I want to be able to create a robot/doll/toy that I can send SMS text messages to and have it speak the messages out loud. If possible, I would also like it to be able to perform actions such as arm movements and head movements, but this isn’t necessary. This project is for one of my classes at school (Design and Technology). I don’t have any experience in robotics or electronics, but I’m a quick learner and I’m very interested in completing this project. I have basic experience with programming in batch, and very basic experience with java programming. I don’t have any equipment or hardware for this project.
Your advice would be very helpful and much appreciated on the following questions:
- Approximately how many hours of work would be required to complete this project (with and without the ability to perform arm/head movements), considering that I’m starting from scratch?
- Who could I talk to about the project regarding the required hardware, software and skills, and how to acquire them?
- Where could I go to learn/study about how to create this project, or be mentored?
- Are you aware of any existing projects that have done something similar? Where could I go to find more information about them?
I’m willing to offer to pay someone to mentor me as well. If you need any more information to provide me with an accurate estimation of the required time, or to answer any of my other questions, feel free to ask!
Some more information that may be useful:
I’m based in Australia, doing the HSC Design and Technology course.
I have around 28 weeks left to complete this project, and I get ~5 hours of time to complete the project per week, so that comes to a total of 140 hours.
With this new information in mind, could you please give me your opinion as to whether or not you think I will be able to complete this project in time?
This sounds like one of those projects that can be made arbitrarily complicated depending on how far you want to go with it, and expand to fill the time you have to spend on it and then some. The most work would be developing your own embedded electronics solution, which sounds a little daunting for a hardware beginner (or an intermediate/expert for that matter).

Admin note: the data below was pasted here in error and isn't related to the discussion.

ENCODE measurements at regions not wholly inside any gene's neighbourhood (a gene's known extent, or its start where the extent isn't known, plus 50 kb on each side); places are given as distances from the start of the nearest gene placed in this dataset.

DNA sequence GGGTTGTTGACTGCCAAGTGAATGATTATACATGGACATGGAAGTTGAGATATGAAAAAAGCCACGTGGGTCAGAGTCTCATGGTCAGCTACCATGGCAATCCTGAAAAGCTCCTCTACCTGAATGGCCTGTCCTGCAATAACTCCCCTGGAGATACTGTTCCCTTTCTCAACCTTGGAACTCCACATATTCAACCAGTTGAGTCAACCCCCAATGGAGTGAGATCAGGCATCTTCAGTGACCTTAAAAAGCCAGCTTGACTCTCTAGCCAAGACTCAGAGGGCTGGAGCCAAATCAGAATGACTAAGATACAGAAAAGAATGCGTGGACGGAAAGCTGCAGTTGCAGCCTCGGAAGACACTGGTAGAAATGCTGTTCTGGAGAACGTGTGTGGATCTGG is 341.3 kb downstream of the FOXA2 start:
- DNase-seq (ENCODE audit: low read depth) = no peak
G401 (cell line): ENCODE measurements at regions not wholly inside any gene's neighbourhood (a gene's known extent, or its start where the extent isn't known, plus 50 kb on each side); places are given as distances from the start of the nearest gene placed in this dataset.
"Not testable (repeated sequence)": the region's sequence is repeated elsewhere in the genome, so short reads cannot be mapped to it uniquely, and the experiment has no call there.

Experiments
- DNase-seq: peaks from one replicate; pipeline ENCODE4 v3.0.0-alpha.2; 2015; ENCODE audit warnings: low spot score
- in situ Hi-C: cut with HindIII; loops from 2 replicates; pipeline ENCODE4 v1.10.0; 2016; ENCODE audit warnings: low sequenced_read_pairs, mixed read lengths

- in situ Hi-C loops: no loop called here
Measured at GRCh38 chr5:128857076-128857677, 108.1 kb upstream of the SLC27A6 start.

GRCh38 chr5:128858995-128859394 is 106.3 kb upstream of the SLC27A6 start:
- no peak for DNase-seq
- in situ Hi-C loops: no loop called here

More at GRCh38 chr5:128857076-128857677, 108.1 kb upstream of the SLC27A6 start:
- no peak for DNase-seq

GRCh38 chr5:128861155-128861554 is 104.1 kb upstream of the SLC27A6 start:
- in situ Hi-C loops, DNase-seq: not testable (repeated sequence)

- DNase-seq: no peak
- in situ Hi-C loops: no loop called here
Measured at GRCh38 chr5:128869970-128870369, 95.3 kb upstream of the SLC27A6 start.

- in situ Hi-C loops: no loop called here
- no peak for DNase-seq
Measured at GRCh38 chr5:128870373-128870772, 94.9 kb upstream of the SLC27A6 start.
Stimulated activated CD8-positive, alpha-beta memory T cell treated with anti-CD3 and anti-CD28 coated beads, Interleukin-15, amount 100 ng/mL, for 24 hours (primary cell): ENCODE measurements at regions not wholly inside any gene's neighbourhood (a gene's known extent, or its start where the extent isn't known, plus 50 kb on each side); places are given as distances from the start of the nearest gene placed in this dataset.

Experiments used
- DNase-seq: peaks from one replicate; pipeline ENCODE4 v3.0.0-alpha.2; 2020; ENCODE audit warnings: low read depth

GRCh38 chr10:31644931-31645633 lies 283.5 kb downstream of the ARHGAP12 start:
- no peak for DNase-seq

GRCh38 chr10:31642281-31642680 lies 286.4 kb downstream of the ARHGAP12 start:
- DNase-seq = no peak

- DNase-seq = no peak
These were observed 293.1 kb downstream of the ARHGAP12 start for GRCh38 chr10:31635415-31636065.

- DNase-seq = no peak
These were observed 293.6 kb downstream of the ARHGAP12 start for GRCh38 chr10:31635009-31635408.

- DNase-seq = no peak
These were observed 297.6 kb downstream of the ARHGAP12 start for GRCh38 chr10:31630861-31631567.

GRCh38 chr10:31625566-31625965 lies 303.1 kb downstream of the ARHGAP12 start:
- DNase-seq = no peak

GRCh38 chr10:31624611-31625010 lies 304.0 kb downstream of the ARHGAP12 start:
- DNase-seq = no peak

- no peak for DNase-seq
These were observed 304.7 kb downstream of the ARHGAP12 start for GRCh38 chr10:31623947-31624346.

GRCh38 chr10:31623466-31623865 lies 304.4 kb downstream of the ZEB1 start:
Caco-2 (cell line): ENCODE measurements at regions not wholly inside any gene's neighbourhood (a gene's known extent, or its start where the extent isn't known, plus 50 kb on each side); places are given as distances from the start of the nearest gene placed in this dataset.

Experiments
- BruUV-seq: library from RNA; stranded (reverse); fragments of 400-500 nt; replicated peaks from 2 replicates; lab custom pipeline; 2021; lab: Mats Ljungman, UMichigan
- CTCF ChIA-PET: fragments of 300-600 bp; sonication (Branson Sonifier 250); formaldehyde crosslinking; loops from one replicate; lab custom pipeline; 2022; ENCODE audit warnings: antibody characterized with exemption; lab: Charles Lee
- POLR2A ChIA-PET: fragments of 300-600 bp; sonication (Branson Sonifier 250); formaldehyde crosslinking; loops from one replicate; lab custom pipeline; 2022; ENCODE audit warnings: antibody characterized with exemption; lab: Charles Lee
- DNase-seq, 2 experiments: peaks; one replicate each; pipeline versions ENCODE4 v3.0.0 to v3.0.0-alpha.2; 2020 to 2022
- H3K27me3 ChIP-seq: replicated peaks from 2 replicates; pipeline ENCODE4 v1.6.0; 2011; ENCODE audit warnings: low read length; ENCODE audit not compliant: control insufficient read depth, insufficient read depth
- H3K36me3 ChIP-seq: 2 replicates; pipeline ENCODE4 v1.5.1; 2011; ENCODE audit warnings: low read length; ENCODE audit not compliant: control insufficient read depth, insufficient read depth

You said you have some programming experience, so lets start with that. What if the robot was sitting on a laptop computer. Some cell phone providers offer SMS to e-mail gateway services, so you would need to find an e-mail client that would automatically open messages and read them out loud (Text To Speech or TTL is the term to look for). Not completely straightforward, but entirely software.
If you want something you can tuck away inside the robot you might be able to do it with just a cleverly configured phone. Some phones (Nokia I know for one) have add-on programs you can purchase that will read SMS messages out loud. You may be able to find one that automatically reads the messages as they arrive, or the phone may have an auto-answer option hidden away in the handsfree/car mode menu. It may still need to ring for a couple of seconds first, but you can set the ringer to silent.
If you want to go totally custom embedded electronics you should search online for DIY projects that use SMS to control robots and other projects. SparkFun has both AVR and PIC (two different types of microcontrollers) based GSM development boards here and here, but I think in most projects people end up connecting microcontrollers to actual hacked phones.
Also, Parallax sells a simple serial text to speech module here.
I would say leave motion out for now if it isn’t a requirement, and maybe revisit it if you have free time when you’ve gotten SMS to speech working.
There are the two different paths that my project can take…these are:
- I can design and make every part of the project myself and put it all together to form a complete project. In this case, the ‘design’ part of my project is in both designing the components, and designing how they will work with each other.
- I can purchase/acquire many of the parts, if not all, and then put them together to form a complete project. In this case, the ‘design’ part of my project is simply the design of how all the components will work with each other to form my final project of a robot that receives SMS text messages and speaks them out loud.